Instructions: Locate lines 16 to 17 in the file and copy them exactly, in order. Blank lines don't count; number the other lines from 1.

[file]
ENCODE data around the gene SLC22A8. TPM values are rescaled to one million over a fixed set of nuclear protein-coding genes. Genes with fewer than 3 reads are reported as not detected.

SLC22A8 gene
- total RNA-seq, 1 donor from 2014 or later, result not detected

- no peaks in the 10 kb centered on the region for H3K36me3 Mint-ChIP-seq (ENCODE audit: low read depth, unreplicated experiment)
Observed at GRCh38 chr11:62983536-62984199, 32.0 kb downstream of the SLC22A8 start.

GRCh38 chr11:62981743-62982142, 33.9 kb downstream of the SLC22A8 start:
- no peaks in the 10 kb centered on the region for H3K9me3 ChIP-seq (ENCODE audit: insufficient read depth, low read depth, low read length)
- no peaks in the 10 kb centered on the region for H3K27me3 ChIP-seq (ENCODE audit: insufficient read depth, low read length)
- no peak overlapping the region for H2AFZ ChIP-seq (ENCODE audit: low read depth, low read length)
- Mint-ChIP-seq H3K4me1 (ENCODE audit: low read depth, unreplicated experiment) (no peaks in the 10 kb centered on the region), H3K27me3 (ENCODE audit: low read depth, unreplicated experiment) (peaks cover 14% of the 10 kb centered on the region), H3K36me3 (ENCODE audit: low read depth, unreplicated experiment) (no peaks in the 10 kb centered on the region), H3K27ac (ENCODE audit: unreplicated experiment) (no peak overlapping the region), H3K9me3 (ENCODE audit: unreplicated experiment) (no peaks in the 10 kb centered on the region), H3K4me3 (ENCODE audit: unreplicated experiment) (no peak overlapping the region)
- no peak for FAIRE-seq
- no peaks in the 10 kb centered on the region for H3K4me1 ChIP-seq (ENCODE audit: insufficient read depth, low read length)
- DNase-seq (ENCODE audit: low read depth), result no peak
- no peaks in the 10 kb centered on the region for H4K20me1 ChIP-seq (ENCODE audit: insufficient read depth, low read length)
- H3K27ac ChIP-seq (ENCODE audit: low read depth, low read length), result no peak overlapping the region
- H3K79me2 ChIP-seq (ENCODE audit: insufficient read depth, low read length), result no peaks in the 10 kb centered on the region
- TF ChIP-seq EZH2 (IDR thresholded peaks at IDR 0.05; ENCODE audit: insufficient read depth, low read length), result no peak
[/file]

- H3K79me2 ChIP-seq (ENCODE audit: insufficient read depth, low read length), result no peaks in the 10 kb centered on the region
- TF ChIP-seq EZH2 (IDR thresholded peaks at IDR 0.05; ENCODE audit: insufficient read depth, low read length), result no peak